The thing is, impulse control is a HARD skill to refine. All of us have trouble with impulse control at one time or another! Think about that last time you received an unexpected bill. Maybe you grabbed a cookie or six to calm your nerves. What about when you ran over a pot hole and ended up with a flat tire on the freeway. Did an expletive escape your lips? Impulse control is hard when our minds and body’s are dealing with difficult situations.
The thing is, that we learn to deal with the everyday stuff without eating dozens of cookies or yelling obscenities at our car radio. We filter information, adjust to situations, and make behavioral, mental, and psychosocial responses accordingly.
How does development of impulse control happen?
Impulse control skills reside in the prefrontal cortex. This part of the brain doesn’t fuly develop until we are in our twenties. It’s easy to see why impulsivity is such a common theme up through early adulthood!
Additionally, sensory modulation, emotions, outside situations, difficult environments, illness, stress, anxiety, and so many other issues can compound impulsive acts.
In fact, impulse control doesn’t begin to develop until around age 3.5- 4.
We will be covering development of impulse control more thoroughly in an upcoming blog post.
What does impulse control look like?
We’ve talked about how impulse control looks so different for different people. We’ve covered the fact that different situations can bring about different impulsive responses.
The thing is, impulse control is so varied!
Here are some examples of impulse control in kids:
- Keeping negative thoughts to oneself
- Not saying exactly what one is thinking about in the moment
- Controlling anger and using a coping strategy instead of physically acting out
- Raising a hand instead of speaking out in the classroom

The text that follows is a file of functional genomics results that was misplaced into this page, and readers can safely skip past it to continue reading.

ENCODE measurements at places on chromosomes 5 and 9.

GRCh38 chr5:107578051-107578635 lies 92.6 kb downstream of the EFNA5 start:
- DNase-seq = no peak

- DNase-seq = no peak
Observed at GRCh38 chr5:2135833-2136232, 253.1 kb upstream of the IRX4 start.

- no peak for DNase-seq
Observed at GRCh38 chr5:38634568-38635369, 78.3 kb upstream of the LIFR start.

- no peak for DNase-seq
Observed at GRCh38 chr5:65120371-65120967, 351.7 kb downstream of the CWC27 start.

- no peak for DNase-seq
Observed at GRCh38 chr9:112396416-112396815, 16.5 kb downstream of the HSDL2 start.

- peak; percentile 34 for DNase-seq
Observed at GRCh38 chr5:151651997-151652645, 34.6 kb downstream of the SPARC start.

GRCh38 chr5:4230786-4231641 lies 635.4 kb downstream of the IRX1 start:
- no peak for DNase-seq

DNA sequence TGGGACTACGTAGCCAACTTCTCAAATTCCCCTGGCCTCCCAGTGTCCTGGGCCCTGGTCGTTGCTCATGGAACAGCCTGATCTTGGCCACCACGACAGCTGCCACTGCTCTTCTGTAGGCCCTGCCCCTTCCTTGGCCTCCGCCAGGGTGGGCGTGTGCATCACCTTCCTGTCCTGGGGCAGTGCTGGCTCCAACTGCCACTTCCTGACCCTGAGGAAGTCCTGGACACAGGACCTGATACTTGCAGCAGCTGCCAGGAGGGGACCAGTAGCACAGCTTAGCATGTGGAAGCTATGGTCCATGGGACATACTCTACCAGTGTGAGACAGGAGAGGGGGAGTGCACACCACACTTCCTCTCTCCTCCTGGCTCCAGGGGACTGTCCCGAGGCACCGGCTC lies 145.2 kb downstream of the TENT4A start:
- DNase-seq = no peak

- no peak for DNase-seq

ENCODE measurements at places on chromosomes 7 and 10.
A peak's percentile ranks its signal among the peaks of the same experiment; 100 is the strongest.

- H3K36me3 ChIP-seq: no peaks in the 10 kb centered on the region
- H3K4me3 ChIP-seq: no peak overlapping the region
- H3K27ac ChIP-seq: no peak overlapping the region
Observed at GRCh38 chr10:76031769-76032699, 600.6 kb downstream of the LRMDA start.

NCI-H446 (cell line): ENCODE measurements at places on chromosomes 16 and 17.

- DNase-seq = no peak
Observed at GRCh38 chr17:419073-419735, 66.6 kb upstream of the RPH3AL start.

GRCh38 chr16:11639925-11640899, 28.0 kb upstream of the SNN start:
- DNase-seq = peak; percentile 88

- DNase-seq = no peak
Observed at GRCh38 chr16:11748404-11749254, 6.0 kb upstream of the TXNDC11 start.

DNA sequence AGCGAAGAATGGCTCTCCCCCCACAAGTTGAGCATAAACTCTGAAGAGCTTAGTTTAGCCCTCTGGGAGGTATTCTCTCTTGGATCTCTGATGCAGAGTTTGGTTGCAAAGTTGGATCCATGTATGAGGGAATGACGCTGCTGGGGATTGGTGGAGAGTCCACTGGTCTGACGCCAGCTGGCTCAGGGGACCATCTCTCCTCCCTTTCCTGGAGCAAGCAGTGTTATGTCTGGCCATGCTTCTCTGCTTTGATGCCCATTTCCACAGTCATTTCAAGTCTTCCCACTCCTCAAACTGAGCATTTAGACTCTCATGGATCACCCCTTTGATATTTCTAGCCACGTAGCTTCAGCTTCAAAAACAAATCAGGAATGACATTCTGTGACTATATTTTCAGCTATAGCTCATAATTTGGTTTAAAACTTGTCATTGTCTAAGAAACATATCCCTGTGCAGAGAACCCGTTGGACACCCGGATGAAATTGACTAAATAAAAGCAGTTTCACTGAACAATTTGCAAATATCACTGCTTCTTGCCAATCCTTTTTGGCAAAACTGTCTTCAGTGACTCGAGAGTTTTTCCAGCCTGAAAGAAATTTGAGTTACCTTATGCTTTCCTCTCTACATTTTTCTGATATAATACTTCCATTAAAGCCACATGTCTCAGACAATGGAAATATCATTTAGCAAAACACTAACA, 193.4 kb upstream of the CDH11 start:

- Standing in a line without pushing or shoving
- Asking to join a friend’s game or activity instead of jumping right in
- Asking to look at or share a toy instead of just taking it
- Being patient when having to wait
- Waiting for instructions on an assignment before starting right away
- Resisting distractions in the classroom or while doing homework
- Waiting until dessert to eat a sweet or special treat
- Not giving up when things are hard
And these are just SOME examples!
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Stay tuned for more information on impulse control coming very soon. We’ve got some great resources and tools to share with you!
More impulse control activities and ideas you will love:
Colleen Beck, OTR/L has been an occupational therapist since 2000, working in school-based, hand therapy, outpatient peds, EI, and SNF. Colleen created The OT Toolbox to inspire therapists, teachers, and parents with easy and fun tools to help children thrive. Read her story about going from an OT making $3/hour (after paying for kids’ childcare) to a full-time OT resource creator for millions of readers. Want to collaborate? Send an email to firstname.lastname@example.org.